In my last design thinking article, “Design Thinking Challenge — Reframing the Question,” I discussed the importance of reframing the question as the first step in successful design thinking.
Here, I would like to reverse engineer a design-thinking problem that existed and was solved by reframing the question. More interestingly, it was solved unsuccessfully twice before the current system! (Reframing the question isn’t enough on its own to ensure a successful solution!)
In Boston (and many other cities), the issue of not having quarters for an old parking meter has been a growing issue in an increasingly cashless world. So the Challenge Question could have been:
How can we make sure users can get quarters for their meters?
On its own, we can imagine some solutions that might be excited without the reframing.
- An arcade quarter machine at the end of every street
- Requiring local businesses to have quarters available
- Buckets of quarters all over the place
- Adding a feature to ATM’s that allows for change withdrawal
These ideas are interesting — but fairly unrealistic. And a number of them require the user to have cash (the core issue!) in order to exchange it for quarters. Not an ideal situation.
Now let’s reframe the question:
How can we ensure that users can pay for their parking?
This question leaves a lot for space for creative solutions to grow. And some solutions were tried!
- Meters that accept credit cards (more on this later)
- Putting street-wide parking machines that print tickets on every street
The problem with every one of these is the logistics required to implement them! Replacing every old meter with a new one that accepts credit cards would take countless hours, materials and workers — and yet, Boston attempted this first! And as a designer, I can imagine being presented with this question and starting right off trying to draw a parking meter that accepts credit cards, without thinking deeper about solutions.
All around Boston, meters that accept credit/debit cards can be found. They also accept quarters, and the card reader works at least 60% of the time. So basically, this is has created a whole new issue. The user now has confidence in being able to pay with their card, decreasing the likelihood of them having quarters even more, and then when the card reader doesn’t work, there are fewer systems in place to help the user get quarters! Breaking the user’s trust is a UX sin!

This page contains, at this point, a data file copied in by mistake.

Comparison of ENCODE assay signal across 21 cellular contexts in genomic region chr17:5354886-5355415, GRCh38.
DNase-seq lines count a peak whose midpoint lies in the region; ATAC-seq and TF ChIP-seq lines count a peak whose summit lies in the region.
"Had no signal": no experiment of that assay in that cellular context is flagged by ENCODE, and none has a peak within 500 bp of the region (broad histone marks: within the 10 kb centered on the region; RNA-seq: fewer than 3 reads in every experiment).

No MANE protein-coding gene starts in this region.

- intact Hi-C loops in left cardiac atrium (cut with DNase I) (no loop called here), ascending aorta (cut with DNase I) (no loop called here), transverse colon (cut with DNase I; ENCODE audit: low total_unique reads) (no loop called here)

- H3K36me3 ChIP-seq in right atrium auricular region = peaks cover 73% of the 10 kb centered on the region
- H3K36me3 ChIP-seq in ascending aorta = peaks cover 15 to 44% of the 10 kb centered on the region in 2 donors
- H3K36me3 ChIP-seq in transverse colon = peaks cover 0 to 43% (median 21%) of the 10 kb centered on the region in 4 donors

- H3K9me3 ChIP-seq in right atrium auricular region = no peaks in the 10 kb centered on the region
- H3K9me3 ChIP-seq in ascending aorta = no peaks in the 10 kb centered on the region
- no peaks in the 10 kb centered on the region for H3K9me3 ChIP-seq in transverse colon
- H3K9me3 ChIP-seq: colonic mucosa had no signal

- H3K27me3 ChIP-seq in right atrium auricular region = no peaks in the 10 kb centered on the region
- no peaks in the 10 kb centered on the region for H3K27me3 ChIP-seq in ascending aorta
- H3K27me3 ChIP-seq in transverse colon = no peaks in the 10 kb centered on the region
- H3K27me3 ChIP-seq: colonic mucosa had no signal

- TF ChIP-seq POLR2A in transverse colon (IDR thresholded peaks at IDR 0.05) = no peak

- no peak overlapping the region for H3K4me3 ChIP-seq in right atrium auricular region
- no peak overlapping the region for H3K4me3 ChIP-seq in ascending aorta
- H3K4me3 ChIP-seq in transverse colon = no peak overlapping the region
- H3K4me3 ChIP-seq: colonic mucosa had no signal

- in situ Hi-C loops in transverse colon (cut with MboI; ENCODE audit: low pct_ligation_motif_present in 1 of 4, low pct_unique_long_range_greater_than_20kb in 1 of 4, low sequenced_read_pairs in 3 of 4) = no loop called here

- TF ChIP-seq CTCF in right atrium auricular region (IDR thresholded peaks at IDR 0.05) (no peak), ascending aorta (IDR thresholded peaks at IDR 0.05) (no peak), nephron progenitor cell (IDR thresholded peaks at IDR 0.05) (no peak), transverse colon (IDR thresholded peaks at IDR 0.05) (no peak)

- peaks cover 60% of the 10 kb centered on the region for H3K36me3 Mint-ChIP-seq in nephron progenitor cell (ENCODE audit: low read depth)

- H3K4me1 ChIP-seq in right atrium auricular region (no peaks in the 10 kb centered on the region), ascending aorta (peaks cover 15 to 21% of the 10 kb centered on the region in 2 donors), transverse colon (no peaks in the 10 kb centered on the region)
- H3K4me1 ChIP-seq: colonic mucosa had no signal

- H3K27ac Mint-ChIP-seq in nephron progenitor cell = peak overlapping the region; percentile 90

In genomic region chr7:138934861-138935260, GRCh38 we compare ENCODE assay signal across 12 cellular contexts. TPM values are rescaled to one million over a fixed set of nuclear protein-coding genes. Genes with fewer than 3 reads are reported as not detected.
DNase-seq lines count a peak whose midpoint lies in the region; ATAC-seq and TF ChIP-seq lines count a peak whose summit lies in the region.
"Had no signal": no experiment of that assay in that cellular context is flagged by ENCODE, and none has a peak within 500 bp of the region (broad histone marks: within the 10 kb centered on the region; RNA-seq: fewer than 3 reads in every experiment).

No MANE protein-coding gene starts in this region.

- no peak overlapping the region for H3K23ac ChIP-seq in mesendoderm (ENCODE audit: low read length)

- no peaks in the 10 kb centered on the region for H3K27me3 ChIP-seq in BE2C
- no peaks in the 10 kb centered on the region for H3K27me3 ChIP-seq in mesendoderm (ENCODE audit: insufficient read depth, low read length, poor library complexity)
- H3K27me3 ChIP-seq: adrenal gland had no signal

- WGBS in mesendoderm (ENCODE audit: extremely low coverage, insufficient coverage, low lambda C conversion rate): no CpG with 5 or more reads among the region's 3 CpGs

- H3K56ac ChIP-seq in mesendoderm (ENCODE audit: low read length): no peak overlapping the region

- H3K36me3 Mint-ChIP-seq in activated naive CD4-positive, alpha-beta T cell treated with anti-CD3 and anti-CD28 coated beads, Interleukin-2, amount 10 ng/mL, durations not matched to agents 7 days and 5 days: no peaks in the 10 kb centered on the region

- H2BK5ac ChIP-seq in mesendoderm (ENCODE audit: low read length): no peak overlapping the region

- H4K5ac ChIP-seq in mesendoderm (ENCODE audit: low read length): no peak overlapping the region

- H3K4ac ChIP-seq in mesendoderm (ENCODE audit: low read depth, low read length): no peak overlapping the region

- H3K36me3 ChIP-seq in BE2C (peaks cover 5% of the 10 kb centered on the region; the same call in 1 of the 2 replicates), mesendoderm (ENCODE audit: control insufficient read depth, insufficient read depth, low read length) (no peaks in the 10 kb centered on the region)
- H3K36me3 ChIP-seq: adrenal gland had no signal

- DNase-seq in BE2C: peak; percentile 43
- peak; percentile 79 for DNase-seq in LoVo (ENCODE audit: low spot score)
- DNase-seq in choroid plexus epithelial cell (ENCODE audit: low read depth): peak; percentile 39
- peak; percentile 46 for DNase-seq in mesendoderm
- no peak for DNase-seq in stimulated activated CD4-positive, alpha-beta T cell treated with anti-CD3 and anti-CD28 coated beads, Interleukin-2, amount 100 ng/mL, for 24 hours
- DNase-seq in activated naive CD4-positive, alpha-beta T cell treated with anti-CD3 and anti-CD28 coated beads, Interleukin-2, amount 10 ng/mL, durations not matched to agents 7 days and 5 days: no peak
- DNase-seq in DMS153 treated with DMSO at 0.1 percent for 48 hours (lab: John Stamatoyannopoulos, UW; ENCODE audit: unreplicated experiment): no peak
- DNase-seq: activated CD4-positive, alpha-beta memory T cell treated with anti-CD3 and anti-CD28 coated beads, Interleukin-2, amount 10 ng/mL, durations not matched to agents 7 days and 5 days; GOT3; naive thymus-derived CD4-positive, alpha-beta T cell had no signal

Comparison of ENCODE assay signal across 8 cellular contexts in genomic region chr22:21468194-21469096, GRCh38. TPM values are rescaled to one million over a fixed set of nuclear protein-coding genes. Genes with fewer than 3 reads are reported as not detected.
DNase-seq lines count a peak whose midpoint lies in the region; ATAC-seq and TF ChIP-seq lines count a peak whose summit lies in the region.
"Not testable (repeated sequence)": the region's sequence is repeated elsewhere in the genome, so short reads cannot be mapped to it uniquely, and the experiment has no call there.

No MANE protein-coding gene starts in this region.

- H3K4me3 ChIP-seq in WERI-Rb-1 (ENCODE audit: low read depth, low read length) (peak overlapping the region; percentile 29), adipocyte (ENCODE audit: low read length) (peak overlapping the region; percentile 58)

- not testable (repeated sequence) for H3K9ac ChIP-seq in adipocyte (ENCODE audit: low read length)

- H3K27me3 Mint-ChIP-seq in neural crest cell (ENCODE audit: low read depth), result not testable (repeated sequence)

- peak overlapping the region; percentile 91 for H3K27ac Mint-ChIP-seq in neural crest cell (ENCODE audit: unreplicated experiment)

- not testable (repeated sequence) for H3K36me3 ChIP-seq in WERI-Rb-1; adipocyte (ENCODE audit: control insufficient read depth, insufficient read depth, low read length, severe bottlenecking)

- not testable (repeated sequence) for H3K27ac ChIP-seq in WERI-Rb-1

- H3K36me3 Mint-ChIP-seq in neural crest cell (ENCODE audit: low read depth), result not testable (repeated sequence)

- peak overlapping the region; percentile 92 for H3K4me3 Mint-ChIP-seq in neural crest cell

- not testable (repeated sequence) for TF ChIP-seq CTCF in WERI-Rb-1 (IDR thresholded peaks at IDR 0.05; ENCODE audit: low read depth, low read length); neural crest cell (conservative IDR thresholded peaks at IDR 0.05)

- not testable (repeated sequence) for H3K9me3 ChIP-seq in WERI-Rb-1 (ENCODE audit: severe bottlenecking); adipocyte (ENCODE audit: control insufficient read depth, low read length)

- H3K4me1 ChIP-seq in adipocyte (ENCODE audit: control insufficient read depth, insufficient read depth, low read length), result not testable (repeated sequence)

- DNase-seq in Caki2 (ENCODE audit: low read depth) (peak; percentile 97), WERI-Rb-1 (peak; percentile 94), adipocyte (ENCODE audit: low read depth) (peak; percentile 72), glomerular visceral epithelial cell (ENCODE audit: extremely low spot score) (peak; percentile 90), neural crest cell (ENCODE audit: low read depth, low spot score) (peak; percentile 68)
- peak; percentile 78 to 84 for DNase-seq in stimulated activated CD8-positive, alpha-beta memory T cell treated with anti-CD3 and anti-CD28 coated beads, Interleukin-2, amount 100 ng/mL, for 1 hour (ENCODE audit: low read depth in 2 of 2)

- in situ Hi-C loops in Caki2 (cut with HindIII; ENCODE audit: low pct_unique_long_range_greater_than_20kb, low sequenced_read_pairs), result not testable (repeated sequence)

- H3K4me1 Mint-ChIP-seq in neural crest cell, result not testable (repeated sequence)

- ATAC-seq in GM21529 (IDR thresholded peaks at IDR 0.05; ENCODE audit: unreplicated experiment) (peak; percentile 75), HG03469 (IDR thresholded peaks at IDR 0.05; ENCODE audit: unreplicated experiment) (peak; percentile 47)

Now, to the brilliant solution.
A number of apps sprouted up, that allows for payment of parking using your mobile device. This may seem like an obvious solution, but the brilliant part is how they communicated the use of the app to the user.
In this case, the user is almost always finding out about this option, while standing at the parking meter (wishing they had quarters). These apps could have fallen into the trap of using the numbers already on parking meters or depending on word-of-mouth to spread their idea.
But instead, they printed out a sticker and stuck it on the meter.
The genius of using a sticker to address this issue is twofold:
- The simplicity of implementation
- The scalability
Other solutions often involved construction crews and high costs, whereas this solution involves someone sticking a sticker to whatever meter currently exists in that space.
There is nothing more satisfying to me than seeing a card-reading meter, with a sticker on it. A bad solution being solved by a better solution.
And in terms of scalability, if the company running the app wants to expand to another city, they have to print more stickers. They don’t have to hire a new construction crew or buy another ton of steel. Although many of these apps are run by the towns or cities they are in, even within a city, scalability matters, as it can be introduced district by district.
I do think there is one missed opportunity in the current design. I know that the QR code is in a constant cycle of dying/revival. These stickers seem to me like a perfect use of a QR code and could even serve as an educator by having an explanation of how to use it. Currently, to pay for parking, I have to type my personal pin, type the zone, and then type the space. So after typing 12 numbers on three screens, I can pay. If I could scan the sticker with my phone’s camera, and press “accept,” that would be amazing!
And to roll this update out, they just have to print more stickers!
Now, thanks for reading, I’m off to figure out what I can put a sticker on to make it better!
Claps keep me writing! 🙂